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With MS SQL Server 2008, they have spatial indexes. Maybe one of these indexes could be harnessed as the clusterID, then group results into this clusterID index? –  Pure.Krome Dec 1 '08 at 5:24

I did a similar thing for a geographic application where I wanted to ensure I could cache point sets easily. My geohashing code looks like this:

def compute_chunk(latitude, longitude)
  (floor_lon(longitude) * 0x1000) | floor_lat(latitude)
end

def floor_lon(longitude)
  ((longitude + 180) * 10).to_i
end

def floor_lat(latitude)
  ((latitude + 90) * 10).to_i
end

Everything got really easy from there. I had some code for grabbing all of the chunks from a given point to a given radius that would translate into a single memcache multiget (and some code to backfill that when it was missing).

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Hi Dustin - i don't get it. is this some type of DB sql code? or some php or something? i can't see how it's related to a db? –  Pure.Krome Dec 1 '08 at 6:45
    
My app is written in ruby and this is library code. I use it to compute a hash for a given latitude and longitude and store that in a column along with the point. Every point edit recalculates the hash and invalidates the cache of all points for a given hash. –  Dustin Dec 1 '08 at 7:05

For movielandmarks.com I used the clustering code from Mike Purvis, one of the authors of Beginning Google Maps Applications with PHP and AJAX. It builds trees of clusters/points for different zoom levels using PHP and MySQL, storing it in the database so that recall is very fast. Some of it may be useful to you even if you are using a different database.

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Brian - i couldn't find the code ??? :( –  Pure.Krome Jan 13 '09 at 6:35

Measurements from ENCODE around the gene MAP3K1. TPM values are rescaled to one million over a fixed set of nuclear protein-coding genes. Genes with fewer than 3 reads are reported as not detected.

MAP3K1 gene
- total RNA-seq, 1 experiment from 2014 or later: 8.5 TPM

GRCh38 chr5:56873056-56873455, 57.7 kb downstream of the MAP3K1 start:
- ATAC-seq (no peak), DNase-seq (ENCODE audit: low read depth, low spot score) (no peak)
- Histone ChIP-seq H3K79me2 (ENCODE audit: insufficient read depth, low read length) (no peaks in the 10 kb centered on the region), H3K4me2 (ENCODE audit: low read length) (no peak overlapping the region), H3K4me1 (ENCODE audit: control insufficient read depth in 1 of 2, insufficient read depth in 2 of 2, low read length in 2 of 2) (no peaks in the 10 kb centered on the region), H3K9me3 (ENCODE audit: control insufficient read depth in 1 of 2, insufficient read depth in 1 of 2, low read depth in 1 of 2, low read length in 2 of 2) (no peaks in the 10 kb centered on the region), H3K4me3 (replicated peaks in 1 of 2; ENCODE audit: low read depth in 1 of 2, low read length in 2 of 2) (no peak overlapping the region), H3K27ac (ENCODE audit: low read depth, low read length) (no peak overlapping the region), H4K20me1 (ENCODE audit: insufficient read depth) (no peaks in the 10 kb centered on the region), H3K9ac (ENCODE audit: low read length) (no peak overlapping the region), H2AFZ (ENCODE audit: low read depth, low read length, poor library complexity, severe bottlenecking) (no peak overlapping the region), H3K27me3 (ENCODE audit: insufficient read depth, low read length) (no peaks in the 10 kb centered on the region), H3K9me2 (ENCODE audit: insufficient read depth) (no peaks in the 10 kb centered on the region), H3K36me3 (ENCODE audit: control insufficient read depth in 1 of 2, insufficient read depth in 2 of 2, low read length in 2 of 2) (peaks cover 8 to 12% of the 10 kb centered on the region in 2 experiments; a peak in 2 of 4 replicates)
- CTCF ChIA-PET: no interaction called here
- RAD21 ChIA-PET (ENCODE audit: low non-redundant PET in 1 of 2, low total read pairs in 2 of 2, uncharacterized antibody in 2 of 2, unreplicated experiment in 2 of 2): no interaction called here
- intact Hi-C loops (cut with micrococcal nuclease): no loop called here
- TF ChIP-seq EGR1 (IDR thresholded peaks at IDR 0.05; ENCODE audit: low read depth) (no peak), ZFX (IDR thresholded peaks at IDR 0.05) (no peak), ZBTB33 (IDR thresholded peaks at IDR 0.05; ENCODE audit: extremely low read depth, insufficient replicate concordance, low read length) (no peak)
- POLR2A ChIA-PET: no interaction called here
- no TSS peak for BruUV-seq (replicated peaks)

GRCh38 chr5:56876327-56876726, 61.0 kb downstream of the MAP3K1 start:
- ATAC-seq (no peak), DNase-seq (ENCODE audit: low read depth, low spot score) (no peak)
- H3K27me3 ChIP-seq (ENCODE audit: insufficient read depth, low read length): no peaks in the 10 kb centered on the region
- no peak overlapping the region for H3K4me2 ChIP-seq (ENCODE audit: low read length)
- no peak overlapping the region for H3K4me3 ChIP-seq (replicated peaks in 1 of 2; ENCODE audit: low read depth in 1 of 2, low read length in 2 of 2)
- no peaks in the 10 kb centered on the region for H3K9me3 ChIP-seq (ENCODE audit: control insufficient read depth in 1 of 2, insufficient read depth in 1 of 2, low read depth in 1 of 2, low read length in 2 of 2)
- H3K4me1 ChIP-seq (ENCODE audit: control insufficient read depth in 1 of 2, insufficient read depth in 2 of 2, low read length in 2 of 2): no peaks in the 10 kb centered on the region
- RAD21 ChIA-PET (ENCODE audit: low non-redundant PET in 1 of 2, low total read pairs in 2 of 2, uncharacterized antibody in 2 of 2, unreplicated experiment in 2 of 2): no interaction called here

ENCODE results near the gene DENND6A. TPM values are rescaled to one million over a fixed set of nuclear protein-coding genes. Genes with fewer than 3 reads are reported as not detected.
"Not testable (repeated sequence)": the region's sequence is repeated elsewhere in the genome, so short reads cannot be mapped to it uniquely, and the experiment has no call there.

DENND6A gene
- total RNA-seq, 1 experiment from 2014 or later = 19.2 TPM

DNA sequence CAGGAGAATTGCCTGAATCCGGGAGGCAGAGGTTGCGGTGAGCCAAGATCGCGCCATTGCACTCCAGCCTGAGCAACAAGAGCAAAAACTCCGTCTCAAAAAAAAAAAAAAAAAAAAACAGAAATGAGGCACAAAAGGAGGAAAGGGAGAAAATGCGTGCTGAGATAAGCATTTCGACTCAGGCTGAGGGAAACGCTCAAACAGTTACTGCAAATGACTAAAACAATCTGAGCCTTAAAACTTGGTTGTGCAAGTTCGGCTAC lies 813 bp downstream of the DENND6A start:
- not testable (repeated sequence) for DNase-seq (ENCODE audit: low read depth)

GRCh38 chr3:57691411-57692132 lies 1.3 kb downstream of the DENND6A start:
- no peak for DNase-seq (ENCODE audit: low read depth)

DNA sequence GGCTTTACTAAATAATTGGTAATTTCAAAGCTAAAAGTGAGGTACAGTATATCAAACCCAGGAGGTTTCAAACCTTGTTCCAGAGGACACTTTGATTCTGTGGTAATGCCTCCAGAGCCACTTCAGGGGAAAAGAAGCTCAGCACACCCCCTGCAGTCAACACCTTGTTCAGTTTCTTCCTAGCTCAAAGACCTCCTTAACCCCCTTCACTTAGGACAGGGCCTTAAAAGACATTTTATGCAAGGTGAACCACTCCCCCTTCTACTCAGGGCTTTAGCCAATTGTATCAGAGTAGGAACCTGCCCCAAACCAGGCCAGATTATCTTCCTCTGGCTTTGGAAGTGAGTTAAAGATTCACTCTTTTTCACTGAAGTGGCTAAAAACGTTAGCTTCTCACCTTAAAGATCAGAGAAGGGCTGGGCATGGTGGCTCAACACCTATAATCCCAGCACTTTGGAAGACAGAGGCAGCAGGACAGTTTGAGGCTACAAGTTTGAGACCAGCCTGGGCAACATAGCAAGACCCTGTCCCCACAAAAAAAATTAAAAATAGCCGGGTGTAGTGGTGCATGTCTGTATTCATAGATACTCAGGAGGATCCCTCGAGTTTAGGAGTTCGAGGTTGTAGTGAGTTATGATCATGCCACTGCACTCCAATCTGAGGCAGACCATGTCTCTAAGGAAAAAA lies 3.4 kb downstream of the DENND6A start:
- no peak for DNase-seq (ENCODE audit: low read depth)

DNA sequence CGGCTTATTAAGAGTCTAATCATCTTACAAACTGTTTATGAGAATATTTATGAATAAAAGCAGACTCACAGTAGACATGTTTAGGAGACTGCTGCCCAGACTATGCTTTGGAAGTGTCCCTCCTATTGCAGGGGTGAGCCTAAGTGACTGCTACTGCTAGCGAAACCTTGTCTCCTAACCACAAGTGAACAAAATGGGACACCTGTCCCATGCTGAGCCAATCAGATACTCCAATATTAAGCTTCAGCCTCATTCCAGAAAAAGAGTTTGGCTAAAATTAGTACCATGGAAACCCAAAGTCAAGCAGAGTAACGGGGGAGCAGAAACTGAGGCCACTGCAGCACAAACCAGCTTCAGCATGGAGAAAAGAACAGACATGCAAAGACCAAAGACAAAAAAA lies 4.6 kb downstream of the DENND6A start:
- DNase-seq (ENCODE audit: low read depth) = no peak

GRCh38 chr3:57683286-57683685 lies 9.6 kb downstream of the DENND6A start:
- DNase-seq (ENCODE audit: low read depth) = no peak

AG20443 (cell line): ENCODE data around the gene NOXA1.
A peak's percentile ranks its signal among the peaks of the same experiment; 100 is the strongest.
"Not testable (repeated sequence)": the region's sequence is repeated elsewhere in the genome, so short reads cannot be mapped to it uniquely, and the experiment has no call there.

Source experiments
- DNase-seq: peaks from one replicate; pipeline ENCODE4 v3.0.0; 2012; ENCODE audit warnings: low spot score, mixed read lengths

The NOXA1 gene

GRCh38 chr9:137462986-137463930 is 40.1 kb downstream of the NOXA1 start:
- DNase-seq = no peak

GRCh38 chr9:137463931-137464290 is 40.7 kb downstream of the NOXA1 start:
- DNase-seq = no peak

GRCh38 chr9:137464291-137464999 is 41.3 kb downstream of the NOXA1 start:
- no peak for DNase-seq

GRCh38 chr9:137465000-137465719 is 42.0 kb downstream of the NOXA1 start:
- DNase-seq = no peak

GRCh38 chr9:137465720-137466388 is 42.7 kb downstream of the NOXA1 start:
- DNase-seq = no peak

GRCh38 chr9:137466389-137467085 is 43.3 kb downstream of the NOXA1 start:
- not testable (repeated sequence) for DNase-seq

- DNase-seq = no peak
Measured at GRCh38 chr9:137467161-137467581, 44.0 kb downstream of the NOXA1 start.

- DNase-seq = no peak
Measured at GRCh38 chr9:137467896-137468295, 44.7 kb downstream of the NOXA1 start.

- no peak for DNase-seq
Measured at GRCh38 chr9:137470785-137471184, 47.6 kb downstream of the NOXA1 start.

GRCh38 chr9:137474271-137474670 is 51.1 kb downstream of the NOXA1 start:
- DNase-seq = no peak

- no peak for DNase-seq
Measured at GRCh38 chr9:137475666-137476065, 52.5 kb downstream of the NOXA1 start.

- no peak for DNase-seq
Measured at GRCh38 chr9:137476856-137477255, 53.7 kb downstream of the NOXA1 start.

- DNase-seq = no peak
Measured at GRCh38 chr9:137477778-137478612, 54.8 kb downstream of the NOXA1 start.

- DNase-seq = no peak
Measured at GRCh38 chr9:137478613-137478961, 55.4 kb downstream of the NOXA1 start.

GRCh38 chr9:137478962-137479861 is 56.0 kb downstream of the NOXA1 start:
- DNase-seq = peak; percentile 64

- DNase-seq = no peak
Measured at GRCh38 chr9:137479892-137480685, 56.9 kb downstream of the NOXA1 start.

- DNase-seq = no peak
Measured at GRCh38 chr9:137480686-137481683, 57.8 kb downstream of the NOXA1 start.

Posting this in case someone gets here from google as i did.. you can find the thread mentioned above using archive.org - it includes links to source files. Appears the heavy lifting is done via php tho - perhaps not the best approach, but worth a read. –  Chris Jan 23 '14 at 6:21

Why not testing multiple approaches?

  1. translate the weka library in .NET CLI with IKVM.NET
  2. add an assembly resulted from your code and weka.dll (use ilmerge) into your database

Make some tests, that is. No specific clustering works better than anyone else.

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whoa dude. i have no idea what you mean :( –  Pure.Krome Jan 15 '10 at 12:20
    
There are many algorithms for clustering. Every algorithm has its own parameters. It's quite impossible to provide the best answer. Test some clustering algorithms (k-means, fuzzy-c means etc) from weka library. To not translate the whole code, you can embed an assembly that includes weka in your database server (sql 2008 accepts .NET assemblies). Thus, you can test multiple variants. –  lmsasu Jan 15 '10 at 14:25

I believe you can use MSSQL's spatial data types. If they are similar to other spatial data types I know, they will store your points in a tree of rectangles, and then you can go to the lower-resolution rectangles to get implicit clusters.

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I'm currently using the GEOGRAPHY type with a spatial index. But i'm ot sure how to use that to get a grouped/clustered result. Do u have some sql code examples? –  Pure.Krome Dec 1 '08 at 7:05
    
I was wrong in assuming that GEOGRAPHY explicitly gives you a tree. I believe you can use Drew Hall's suggestion, using GEOGRAPHY.STDistance as the distance function needed for k-means. –  Yuval F Dec 2 '08 at 7:39